We had the good fortune of connecting with Myra Vorrice and we’ve shared our conversation below.
Hi Myra, the decisions we make often shape our story in profound ways. What was one of the most difficult decisions you’ve had to make?
The most difficult decision you’ll ever make as an entrepreneur is deciding to become a full-time entrepreneur. I think most people glorify the rewards of entrepreneurship but it’s the sacrifices, consistency and work ethic that will catapult those results we all want to experience: financial freedom.
My first taste of entrepreneurship started in junior high school as a glamorous dealer of everything sweet. My brother and I saved our lunch money and would go across the street at the neighboring grocery store and purchase an array of candies. At an early age, we unintentionally learned supply and demand, margin and profit, and how to differentiate ourselves from our competitors.
It was the sweet taste of success that resonated with my sibling and I that entrepreneurship would eventually be our destiny.
I think it was those early notions in life that I knew entrepreneurship was my calling.
Can you give our readers an introduction to your business? Maybe you can share a bit about what you do and what sets you apart from others?
When I look at successful companies like Disney and Chick-fil-A, a majority of their success doesn’t lie in product differentiation but in experience. Thus, I took that mindset in commercial real estate that I didn’t want to sell people anything but organically connect with my clients to create a memorable, positive experience.
Like most people, I have had a plethora of service oriented jobs but one that stands out was my job as a server at a Greek restaurant. I can recall my first time on the job and I spilled a dozen drinks for a table top of 15. My cheeks instantly turned reddish-pink but I learned a valuable lesson of servicing others that day. I vowed after the disastrous spill that I would listen attentively to my clients, provide immediate feedback, and create a pleasurable experience (that was hopefully accident-free).
A lot of the jobs that I previously held easily transferred over into commercial real estate. From teaching, I learned to be extremely organized and juggle multiple tasks without compromising quality and deadlines. From coaching, I learned to be goal oriented, working well with others and strategically analyzing techniques that were working well or needed modifications.
I believe those diverse real-world experience sets me apart because I’m able to connect and build with my clients who are everyday people wanting to invest in themselves.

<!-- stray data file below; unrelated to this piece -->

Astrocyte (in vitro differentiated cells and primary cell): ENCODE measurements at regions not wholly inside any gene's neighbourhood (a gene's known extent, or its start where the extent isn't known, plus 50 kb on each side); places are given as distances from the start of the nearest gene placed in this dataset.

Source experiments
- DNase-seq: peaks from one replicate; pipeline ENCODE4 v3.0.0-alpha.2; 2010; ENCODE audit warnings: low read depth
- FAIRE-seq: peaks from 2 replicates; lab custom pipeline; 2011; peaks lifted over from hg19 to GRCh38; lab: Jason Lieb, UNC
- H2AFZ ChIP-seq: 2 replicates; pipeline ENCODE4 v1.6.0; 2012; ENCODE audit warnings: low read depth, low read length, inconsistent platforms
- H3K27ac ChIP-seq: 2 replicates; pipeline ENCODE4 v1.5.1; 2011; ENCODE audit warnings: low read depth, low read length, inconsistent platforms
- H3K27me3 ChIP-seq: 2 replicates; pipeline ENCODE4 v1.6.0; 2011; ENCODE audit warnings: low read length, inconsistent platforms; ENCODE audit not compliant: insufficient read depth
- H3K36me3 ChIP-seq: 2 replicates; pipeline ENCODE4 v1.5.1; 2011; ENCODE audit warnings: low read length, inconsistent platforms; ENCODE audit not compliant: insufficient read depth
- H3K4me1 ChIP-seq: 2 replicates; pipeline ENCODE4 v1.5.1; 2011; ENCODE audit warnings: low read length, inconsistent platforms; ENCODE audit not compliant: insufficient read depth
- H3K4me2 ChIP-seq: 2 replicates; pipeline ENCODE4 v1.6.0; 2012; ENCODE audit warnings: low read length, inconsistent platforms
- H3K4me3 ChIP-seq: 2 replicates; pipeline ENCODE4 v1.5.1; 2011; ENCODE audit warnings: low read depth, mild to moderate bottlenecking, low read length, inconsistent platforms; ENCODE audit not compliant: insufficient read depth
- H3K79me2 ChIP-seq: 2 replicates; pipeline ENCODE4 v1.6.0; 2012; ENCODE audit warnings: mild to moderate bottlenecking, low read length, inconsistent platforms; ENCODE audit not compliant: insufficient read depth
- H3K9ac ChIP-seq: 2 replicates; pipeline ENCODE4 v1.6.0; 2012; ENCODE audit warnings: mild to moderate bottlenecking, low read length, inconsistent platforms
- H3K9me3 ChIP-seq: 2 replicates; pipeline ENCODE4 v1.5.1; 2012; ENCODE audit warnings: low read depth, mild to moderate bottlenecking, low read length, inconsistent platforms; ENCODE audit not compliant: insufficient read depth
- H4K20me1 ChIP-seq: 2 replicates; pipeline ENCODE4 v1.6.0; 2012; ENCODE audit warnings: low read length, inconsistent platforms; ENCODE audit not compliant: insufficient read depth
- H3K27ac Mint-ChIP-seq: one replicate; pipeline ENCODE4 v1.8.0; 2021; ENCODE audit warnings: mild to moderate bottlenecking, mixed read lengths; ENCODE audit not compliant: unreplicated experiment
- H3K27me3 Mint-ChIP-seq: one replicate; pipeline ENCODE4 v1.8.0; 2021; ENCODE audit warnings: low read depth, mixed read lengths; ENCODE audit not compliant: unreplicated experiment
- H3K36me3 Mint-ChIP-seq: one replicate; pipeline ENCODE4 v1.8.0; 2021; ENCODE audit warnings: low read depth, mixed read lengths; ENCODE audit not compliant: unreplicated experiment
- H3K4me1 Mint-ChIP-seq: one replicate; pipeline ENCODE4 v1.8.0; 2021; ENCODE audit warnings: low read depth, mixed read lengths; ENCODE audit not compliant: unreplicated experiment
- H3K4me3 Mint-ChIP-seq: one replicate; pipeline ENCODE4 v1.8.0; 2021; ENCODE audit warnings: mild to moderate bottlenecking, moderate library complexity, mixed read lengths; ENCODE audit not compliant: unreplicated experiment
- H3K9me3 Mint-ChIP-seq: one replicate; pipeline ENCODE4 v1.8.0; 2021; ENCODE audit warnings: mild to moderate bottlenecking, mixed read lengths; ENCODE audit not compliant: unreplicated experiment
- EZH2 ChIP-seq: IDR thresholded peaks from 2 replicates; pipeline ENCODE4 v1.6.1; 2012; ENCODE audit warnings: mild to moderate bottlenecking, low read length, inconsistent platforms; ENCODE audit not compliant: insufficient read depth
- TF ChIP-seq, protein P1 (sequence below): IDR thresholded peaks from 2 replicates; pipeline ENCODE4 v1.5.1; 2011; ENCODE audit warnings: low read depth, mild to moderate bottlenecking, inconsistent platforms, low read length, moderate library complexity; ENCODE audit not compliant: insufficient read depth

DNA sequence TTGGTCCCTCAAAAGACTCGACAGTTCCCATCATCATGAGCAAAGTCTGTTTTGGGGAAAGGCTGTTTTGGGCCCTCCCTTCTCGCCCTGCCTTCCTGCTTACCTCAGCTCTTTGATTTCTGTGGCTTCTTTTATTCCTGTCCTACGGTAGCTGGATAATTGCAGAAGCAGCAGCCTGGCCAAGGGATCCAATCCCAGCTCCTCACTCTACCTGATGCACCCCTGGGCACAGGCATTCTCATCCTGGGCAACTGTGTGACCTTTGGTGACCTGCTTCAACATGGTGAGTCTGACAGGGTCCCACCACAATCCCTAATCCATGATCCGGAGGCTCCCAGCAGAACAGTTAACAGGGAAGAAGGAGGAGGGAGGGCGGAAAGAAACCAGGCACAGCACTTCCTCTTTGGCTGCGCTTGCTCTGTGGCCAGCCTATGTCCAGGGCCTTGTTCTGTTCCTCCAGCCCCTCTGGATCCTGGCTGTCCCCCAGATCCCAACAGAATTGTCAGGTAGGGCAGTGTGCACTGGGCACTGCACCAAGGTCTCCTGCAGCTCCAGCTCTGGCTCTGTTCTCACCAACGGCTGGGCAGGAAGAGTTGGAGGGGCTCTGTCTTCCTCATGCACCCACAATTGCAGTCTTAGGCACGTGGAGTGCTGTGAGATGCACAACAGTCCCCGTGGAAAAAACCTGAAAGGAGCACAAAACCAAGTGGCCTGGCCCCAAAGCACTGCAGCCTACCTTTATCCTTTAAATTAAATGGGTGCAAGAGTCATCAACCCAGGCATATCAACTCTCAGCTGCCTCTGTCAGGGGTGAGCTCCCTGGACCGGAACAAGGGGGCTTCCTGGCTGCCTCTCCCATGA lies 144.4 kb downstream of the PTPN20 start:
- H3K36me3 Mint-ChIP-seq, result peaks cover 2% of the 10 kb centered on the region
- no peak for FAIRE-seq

If you had a friend visiting you, what are some of the local spots you’d want to take them around to?
I’m still getting acclimated to the city of Atlanta but I love that Atlanta is a city that yields to movement, great experiences and hearty food.
For my loved ones that have visited, I have taken them to Legoland, Georgia Aquarium, The Coca Cola Factory, Piedmont Park, Cascade Skating Rink, The Mercedes Benz Stadium, Centennial Park, Lennox Square, Atlantic Station, The Interlock and a variety of restaurants and bars to enjoy Atlanta.
Atlanta is one of those cites where there is always something to do and I enjoy exploring the city and hosting my loved ones when they visit.
Shoutout is all about shouting out others who you feel deserve additional recognition and exposure. Who would you like to shoutout?
There are multitudes of people I want to shoutout who have played a role in shaping me into the woman I am today.
Being a 1st generation American, my parents were my first role models in preparing me for the real world. It was my mom’s dedication to pursuing excellence in any role she held in the hospital and my father’s work ethic that helped me believe that any goal was attainable.
My husband who is my best friend has been my biggest champion in life. He supports and encourages me every step of the way. I don’t think there is anything too large that he doesn’t believe I can achieve.
I also want to credit my siblings, closest friends and commercial real estate professionals (especially here in Atlanta) that have had an impact on supporting and mentoring me.
Commercial real estate can be both a lonely and arduous journey, so I’m constantly inspired by my colleagues and CRE peers in their successes.
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